now seems impossible.
President Francis Executes a Contract
to that Effect.
ST. LOUIS, June 12.—President
Francis has been authorized by the
exposition directors to sign a contract
with Leslie M. Shaw, secretary of
the treasury, in which the world's
fair management pledges itself not
to operate tho fair on Sunday at any
This action wa3 taken as the result
of a letter from Secretary Shaw re
questing the company to comply with
the section of the federal act appro
priating $5,000,000, which stated that
a condition of payment of this was
that the company execute a contract.
The secretary notified the company
that none of the vouchers of the na
tional commission for salaries or ex
penses would be allowed until ths
contract was signed.
Special Ambassaor Made Doctor of
Laws by Cambridge University.
CAMBRIDGE, England, June 11.—
The degree of doctor of laws was con
ferred this afternoon on Whitelaw
Reid, the special ambassador of the
United States to the coronation of
King Edward, by Cambridge univer
sity. The public orator, John Edwin
Sandis. referred to Mr. Reid's previ
ous official visit to England and his
return on the equally auspicious oc
casion of the coronation. Mr. Reid,
said the orator, had also distinguish
ed himself as ambassador of the Uni
ted States to France and as the edi
tor of Talleyrand's memoirs, while
for the last thirty years he had ably
conducted the New York Tribune,
with which lie had initiated and long
continued a fund for giving the boon
of fresh country air to poor children.
Mr. Reid embodied the humanity,
kindly feeling and friendship of his
country and was thus entitled to a
hearty welcome, not only for his own
sake, but also for that of the great
transatlantic republic which he so
worthily represented.
Balfour Says Kitchener Did Not En
ter Into Concealed Plans.
LONDON, Juno 11.—The sugges
tion that Lord Kitchener, with the
connivance of the government, enter
ed into a secret compact with tho
Boers to induce them to surrender,
was denied by the government leader,
A. J. Balfour, in the house of com
mons this afternoon.
Mr. Balfour declared that so far as
the government was aware, no pledges
and no assurances were given by
Lord Kitchener which had not been
The colonial secretary, Joseph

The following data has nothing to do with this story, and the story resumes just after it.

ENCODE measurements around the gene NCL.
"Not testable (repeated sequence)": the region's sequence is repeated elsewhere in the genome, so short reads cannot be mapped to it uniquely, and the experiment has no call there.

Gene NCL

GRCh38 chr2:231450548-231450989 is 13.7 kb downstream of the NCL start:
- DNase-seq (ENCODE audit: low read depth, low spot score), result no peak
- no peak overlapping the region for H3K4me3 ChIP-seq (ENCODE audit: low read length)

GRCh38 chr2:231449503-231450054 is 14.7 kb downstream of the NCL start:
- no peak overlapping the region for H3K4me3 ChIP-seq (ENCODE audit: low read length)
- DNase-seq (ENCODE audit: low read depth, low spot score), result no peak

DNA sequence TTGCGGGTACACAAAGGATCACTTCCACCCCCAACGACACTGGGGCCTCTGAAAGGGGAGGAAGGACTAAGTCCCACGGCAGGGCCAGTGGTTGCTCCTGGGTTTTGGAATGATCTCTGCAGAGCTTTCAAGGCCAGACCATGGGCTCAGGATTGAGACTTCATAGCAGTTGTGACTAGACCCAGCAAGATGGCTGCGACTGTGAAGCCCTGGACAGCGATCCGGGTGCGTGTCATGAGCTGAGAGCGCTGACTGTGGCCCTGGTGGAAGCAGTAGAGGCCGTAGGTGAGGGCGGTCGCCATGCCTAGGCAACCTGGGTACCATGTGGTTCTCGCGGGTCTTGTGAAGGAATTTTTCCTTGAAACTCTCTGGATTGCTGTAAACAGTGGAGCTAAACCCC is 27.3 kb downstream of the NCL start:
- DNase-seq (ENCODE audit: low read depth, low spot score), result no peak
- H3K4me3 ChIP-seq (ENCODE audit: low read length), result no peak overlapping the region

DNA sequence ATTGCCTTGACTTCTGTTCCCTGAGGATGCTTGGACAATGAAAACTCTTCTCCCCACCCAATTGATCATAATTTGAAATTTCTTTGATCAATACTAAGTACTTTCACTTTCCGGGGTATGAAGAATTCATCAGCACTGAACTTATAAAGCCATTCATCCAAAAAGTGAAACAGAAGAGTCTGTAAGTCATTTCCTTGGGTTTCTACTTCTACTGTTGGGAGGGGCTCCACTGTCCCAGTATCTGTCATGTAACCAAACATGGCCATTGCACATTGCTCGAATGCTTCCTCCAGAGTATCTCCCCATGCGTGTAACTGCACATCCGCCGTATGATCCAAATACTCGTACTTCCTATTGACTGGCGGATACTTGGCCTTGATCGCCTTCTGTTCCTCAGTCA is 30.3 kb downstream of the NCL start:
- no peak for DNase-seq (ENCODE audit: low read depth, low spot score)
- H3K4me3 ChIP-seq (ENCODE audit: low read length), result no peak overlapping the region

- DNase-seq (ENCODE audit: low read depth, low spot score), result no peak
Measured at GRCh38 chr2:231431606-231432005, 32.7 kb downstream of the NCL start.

Chamberlain, answering a question
regarding the agitation for tho sus
pension of the constitution of Cape
Colony, said he had received a peti
tion from forty-two members of the
parliament of Cape Colony in favor
of its suspension and should await
the observations of the Cape ministry
on the subject. An act of the impe
rial parliament, he added, was requir
ed before the constitution could be
Opposition to Bill to Make Him a
Lieutenant General.
WASHINGTON, June 11.—The house
committee on military aaffirs voted
against making a favorable report on
the bill which recently passed the
senate authorizing the advancement of
the senior major general of the army.
General John R. Brooke, to the rank
of lieutenant general and his retire
ment at that rank.
The vote, which was 7 to 3. was not
on party lines. Members of the com
mittee said that the adverse action
was due to the course taken by the
house against the bill advancing Sur
geon General Sternberg and also be
cause of the opposition within the
committee to advanced
Wanted in Colorado.
DENVER. Colo., June 11—Harry
Tracey, who, with Dave Merrill, kill
ed three guards and escaped from the
Oregon penitentiary yesterday, Is
wanted In Colorado to answer charges
of murder, robbery and horse steal
ing. He was about to bo tried for
the murder of Valentino Hoy, a weal
thy cattleman of Routt county, when
he bound and gagged the sheriff at
Aspen, Colo., and obtained his liberty
and left for Oregon.
Down Forest Transfer Bill.
WASHINGTON, June 11.—The
house defeated the bill to transfer cer
tain forest reserves to the agricultu
ral department and to authorize the
president to establish game and fish
preserves. Its death was accomplish
ed by striking out the enacting clause.
Fatal Flood in Porto Rico.
SAN JUAN, P. R„ June 11.—Exten
sive floods have occurred in the Pa
tillas district of this island. Five per
sons have been drowned, a number of
houses have been destroyed and the
owners of sugar property and cattle
have sustained great losses.
Morgan to Dine with the King.
LONDON, June 11.—J. Plerpont
Morgan to expected to dine with Jo
seph H. Choate, the United States am
bassador, and Mrs. Choate tomorrow,
when King Edward, Queen Alexan
dra and Princess Victoria will be